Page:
State officials announced Wednesday that Boston had moved into the red zone for coronavirus risk and that the city and 28 other communities would not advance into the next stage of the state’s reopening plan on Monday.
Boston is one of 23 cities and towns designated red, meaning they have had more than 8 cases per 100,000 residents in the past 14 days, the Department of Public Health reported, as the death toll from confirmed coronavirus cases in Massachusetts rose by 32 to 9,242.
The number of confirmed cases of the virus climbed by 510, bringing the total to 129,753, officials said.
Governor Charlie Baker announced Tuesday that lower-risk communities can reopen some businesses as the state moves into Step 2 of Phase 3 on Monday. The state has been in a holding pattern at Step 1 of Phase 3 since the summer.
Lower-risk communities are defined as cities and towns that have not been a red COVID-19 spread community in any of the last three Department of Public Health weekly reports.
Nearly 30 of Massachusetts' 351 cities and towns that are or have been in the red category will be excluded from moving into Step 2, according to Wednesday’s weekly community update.
The communities excluded from proceeding are Attleboro, Avon, Boston, Chelsea, Dedham, Dracut, Everett, Framingham, Haverhill, Holliston, Lawrence, Lowell, Lynn, Lynnfield, Marlborough, Methuen, Middleton, Monson, Nantucket, New Bedford, North Andover, Plainville, Revere, Saugus, Springfield, Tyngsborough, Winthrop, Worcester, and Wrentham.
Most of the 29 communities on the list are currently in the red category, but six towns are not: Dedham, Monson, Plainville, Saugus, Tyngsborough, and Wrentham.
At a City Hall briefing earlier Wednesday, Mayor Martin J. Walsh said positive COVID-19 cases had recently ticked up, and Boston would not be moving forward with Step 2 of Phase 3.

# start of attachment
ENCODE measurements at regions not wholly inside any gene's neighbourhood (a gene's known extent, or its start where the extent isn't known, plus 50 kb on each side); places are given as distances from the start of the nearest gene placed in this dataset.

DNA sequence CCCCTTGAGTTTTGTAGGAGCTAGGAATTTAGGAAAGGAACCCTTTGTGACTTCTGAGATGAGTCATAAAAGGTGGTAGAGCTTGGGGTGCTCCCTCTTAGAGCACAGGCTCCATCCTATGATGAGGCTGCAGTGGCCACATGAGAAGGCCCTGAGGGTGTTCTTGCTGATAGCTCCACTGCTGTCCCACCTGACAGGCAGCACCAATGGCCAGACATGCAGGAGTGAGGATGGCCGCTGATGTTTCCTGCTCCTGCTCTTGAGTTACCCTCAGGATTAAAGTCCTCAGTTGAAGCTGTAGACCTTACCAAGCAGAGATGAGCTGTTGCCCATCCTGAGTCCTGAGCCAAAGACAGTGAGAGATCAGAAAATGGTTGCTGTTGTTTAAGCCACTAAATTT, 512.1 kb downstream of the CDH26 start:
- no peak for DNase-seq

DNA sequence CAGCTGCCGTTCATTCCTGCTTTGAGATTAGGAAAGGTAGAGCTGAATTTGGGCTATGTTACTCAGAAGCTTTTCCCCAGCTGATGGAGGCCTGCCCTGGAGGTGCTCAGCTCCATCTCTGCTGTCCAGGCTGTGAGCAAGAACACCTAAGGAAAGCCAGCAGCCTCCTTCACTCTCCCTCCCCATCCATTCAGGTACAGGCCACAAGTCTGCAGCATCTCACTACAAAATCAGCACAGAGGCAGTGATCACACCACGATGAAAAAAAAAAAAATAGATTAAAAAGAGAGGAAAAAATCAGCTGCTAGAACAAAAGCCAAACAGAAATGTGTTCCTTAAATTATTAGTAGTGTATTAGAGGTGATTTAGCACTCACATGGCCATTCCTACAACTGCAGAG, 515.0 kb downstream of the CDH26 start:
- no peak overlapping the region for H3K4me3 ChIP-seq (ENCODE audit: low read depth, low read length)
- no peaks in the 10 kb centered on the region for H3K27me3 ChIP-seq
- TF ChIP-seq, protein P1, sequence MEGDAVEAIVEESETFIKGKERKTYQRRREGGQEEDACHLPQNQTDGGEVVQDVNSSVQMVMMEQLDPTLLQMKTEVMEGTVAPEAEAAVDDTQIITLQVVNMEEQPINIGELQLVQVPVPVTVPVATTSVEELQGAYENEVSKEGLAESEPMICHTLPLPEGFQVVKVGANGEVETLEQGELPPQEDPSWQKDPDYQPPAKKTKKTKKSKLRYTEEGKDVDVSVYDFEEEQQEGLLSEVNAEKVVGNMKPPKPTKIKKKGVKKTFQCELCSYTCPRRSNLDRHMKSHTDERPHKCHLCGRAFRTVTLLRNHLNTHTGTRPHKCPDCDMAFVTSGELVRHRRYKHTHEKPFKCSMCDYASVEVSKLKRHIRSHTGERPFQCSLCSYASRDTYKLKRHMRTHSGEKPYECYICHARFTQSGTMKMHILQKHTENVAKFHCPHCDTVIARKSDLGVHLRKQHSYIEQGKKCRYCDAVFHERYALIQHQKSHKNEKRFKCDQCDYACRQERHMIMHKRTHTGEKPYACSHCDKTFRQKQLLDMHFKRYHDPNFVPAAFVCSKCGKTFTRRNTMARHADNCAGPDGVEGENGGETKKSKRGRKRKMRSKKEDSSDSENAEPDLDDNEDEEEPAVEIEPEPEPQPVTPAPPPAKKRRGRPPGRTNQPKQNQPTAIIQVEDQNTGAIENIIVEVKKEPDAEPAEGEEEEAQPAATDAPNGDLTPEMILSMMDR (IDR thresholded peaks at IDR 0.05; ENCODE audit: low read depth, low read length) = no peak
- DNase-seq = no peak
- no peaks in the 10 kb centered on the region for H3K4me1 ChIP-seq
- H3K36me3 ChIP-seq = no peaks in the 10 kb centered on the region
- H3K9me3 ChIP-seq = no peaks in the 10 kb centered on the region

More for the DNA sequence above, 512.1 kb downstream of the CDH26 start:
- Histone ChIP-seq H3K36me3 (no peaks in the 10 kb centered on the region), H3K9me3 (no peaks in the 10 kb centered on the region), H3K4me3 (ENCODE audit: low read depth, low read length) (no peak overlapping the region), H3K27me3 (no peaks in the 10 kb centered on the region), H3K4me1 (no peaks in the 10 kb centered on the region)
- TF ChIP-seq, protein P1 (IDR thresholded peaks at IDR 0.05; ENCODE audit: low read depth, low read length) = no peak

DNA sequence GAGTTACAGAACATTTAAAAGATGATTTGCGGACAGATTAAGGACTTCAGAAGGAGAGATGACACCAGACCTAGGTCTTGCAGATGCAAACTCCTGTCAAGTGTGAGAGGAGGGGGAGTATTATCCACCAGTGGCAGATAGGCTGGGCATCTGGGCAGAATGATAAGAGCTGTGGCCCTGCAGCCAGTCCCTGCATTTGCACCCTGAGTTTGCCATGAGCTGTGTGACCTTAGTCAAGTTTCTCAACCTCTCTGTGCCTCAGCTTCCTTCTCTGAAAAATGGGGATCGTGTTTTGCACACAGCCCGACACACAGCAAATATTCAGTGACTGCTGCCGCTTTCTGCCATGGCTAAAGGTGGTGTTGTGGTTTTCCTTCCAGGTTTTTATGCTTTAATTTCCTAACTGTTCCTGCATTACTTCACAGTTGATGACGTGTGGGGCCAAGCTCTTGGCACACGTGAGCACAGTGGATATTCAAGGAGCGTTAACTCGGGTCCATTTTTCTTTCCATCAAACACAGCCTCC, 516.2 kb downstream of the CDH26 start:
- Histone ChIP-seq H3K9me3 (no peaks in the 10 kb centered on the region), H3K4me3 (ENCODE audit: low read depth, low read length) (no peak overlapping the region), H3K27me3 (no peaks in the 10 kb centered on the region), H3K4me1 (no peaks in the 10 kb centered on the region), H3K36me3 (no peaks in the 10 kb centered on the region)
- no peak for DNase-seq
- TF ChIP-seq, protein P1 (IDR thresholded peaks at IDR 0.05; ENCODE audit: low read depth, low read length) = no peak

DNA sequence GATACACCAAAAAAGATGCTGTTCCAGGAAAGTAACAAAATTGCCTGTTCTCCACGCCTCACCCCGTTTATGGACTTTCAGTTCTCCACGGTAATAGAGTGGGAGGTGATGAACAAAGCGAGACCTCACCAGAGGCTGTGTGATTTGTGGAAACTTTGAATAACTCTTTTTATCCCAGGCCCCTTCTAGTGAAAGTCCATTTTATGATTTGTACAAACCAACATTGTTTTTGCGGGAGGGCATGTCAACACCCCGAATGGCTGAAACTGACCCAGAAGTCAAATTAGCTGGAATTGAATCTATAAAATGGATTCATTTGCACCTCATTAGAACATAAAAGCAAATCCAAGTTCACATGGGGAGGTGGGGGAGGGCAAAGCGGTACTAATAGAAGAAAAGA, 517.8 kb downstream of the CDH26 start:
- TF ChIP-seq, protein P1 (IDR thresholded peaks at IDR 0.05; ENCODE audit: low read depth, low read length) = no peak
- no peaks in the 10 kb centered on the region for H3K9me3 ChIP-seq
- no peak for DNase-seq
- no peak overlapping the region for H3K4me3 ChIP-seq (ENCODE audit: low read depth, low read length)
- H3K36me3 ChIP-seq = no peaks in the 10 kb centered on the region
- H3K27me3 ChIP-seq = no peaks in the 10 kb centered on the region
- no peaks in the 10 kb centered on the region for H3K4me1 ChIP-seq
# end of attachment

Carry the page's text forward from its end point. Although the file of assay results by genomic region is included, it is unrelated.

Speaking during his regular briefing at City Hall, Walsh said the seven-day average for positive tests in Boston for the week ending Sept. 26 was 3.5 percent, up from 2.2 percent the week before.
State officials also reported Wednesday that 14,404 more people had been tested for coronavirus, bringing the total to more than 2.23 million. The number of tests administered climbed to more than 4.05 million. The state also reported that new antibody tests had been completed for 285 people, bringing that total to 120,418.
The seven-day average rate of positive tests, which is calculated from the total number of tests administered, remained at 1 percent for a second day, after ticking up in Tuesday’s report. The lowest observed figure for that metric — a number watched closely by state officials — is 0.8 percent.
The daily percentage of individuals whose tests for COVID-19 come back positive has surpassed 3 percent twice in recent days, more than tripling from a low of 0.9 percent a month ago. On Tuesday, the latest day for which data is available, that rate was 2.8 percent, according to the state numbers released Wednesday.
Meanwhile, the three-day average of hospitalized coronavirus patients grew slightly from 423 to 433 in Wednesday’s report. The lowest that metric has been is 302.
The number of hospitals using surge capacity jumped to six, after hovering at two for the past week, and the three-day average of deaths from confirmed cases dropped from 16 to 15; the lowest that number has been is nine.
Travis Andersen and Dasia Moore of the Globe staff contributed to this report.
Jeremy C. Fox can be reached at firstname.lastname@example.org. Follow him on Twitter @jeremycfox.